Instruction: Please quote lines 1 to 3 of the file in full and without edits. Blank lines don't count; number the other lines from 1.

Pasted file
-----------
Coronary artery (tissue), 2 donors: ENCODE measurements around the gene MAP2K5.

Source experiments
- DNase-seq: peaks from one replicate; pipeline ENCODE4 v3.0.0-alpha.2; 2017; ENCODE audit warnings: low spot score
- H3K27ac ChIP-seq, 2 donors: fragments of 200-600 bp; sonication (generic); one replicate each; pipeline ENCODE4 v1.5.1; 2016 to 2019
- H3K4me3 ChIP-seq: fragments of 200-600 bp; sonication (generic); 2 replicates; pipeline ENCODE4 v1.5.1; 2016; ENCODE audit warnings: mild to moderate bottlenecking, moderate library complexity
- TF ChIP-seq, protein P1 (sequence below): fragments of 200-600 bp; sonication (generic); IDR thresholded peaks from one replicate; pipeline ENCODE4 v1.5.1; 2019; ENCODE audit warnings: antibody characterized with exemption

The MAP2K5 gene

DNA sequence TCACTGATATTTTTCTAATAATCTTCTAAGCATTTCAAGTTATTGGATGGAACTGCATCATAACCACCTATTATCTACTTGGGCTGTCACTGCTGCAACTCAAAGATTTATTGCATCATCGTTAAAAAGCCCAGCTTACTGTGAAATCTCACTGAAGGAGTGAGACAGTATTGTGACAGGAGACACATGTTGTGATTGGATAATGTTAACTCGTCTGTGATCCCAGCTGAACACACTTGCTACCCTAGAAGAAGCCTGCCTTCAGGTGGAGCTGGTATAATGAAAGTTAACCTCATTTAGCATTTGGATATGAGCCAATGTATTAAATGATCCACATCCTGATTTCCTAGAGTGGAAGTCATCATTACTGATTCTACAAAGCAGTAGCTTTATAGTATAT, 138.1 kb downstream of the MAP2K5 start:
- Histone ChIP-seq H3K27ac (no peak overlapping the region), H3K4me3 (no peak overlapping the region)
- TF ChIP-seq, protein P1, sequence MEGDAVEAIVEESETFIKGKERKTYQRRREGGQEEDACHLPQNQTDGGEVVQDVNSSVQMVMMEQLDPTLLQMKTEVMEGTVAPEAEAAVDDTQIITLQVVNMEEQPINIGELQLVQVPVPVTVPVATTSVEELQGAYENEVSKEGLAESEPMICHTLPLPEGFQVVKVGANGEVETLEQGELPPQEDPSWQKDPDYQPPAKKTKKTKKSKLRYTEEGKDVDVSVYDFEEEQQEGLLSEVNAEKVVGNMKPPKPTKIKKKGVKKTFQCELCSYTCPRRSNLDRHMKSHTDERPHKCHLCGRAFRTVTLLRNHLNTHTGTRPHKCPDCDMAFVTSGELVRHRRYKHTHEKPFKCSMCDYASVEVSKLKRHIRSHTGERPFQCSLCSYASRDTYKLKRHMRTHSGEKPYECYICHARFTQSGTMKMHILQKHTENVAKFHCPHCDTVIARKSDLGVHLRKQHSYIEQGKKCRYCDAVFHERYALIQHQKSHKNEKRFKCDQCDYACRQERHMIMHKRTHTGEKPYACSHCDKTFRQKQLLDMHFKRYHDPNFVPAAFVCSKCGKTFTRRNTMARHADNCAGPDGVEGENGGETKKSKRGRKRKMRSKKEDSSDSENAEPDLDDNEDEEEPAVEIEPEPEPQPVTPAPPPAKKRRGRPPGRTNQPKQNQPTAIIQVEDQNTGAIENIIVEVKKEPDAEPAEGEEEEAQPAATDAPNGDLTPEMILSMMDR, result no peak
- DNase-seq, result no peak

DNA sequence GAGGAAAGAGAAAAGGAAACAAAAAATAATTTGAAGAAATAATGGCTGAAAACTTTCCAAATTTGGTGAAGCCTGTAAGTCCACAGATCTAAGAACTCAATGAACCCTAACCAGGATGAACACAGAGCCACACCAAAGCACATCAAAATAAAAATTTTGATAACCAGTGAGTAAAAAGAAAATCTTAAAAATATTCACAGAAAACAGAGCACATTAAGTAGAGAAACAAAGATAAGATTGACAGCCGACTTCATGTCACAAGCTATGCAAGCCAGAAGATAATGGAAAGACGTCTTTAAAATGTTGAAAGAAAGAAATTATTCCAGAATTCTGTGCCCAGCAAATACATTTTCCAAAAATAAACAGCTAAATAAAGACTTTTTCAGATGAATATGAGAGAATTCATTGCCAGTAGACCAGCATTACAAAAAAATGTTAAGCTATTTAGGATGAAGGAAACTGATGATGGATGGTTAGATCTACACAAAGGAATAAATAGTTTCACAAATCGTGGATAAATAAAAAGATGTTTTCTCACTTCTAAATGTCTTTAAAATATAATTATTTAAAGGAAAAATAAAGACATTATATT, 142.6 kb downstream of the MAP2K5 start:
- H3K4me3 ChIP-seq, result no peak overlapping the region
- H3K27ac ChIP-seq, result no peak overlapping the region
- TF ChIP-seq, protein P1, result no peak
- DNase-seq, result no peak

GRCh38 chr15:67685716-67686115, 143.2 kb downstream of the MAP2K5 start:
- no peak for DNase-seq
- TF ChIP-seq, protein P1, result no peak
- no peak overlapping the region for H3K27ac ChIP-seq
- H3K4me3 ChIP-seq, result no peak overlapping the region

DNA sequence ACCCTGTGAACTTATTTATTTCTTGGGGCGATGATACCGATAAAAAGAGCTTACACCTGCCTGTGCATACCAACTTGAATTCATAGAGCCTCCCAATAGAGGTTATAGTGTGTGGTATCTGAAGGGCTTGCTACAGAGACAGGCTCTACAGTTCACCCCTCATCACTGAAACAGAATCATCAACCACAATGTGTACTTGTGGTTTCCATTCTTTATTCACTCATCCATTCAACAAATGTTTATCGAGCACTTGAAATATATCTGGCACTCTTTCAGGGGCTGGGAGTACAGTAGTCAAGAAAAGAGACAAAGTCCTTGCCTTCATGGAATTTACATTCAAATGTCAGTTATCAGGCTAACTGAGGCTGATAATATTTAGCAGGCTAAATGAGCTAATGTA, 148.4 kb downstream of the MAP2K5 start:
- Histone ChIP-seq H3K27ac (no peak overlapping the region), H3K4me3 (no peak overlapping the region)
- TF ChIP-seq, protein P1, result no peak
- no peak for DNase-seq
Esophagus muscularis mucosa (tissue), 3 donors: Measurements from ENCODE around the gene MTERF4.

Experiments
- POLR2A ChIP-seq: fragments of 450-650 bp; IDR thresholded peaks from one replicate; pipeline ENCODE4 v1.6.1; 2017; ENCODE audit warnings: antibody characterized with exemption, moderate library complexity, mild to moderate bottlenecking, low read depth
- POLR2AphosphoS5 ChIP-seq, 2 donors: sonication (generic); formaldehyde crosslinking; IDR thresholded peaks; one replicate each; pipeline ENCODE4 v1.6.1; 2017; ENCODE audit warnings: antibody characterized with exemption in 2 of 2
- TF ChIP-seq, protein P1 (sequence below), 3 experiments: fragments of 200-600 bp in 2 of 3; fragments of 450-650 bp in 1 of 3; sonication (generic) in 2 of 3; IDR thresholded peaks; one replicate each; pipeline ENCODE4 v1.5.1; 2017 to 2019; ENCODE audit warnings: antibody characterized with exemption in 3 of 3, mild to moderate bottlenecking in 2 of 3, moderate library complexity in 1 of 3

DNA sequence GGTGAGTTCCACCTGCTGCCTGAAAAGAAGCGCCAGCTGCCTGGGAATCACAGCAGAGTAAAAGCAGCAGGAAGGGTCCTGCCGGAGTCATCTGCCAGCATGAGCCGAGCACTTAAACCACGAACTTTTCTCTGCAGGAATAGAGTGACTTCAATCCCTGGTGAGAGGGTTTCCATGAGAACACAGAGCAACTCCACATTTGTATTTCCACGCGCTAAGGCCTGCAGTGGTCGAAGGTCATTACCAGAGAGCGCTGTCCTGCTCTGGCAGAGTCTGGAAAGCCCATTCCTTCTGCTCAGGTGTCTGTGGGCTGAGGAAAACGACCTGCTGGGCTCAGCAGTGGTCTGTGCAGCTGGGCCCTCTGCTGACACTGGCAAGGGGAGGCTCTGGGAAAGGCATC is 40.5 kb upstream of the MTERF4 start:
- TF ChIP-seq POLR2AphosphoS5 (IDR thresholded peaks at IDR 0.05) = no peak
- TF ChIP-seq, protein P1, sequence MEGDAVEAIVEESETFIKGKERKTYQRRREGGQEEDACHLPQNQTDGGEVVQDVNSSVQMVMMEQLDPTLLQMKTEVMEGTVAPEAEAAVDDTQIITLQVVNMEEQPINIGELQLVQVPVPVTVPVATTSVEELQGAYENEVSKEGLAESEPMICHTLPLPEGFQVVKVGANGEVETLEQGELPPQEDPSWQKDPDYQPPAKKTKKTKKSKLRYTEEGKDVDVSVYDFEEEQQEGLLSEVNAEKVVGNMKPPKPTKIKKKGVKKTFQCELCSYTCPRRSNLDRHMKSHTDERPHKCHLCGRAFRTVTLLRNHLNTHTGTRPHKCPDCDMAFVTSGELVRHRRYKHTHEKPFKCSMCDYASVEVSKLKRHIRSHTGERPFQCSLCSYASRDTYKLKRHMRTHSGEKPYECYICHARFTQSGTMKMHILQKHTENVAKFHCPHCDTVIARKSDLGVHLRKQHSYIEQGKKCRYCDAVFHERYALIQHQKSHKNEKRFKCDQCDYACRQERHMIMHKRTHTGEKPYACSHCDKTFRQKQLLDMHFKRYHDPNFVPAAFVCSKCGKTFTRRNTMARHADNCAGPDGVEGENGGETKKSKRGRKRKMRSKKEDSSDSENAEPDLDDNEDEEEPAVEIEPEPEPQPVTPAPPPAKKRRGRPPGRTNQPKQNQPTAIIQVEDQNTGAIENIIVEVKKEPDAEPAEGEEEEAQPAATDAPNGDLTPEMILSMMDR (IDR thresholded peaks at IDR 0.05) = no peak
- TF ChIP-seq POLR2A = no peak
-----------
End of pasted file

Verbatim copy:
Coronary artery (tissue), 2 donors: ENCODE measurements around the gene MAP2K5.

Source experiments
- DNase-seq: peaks from one replicate; pipeline ENCODE4 v3.0.0-alpha.2; 2017; ENCODE audit warnings: low spot score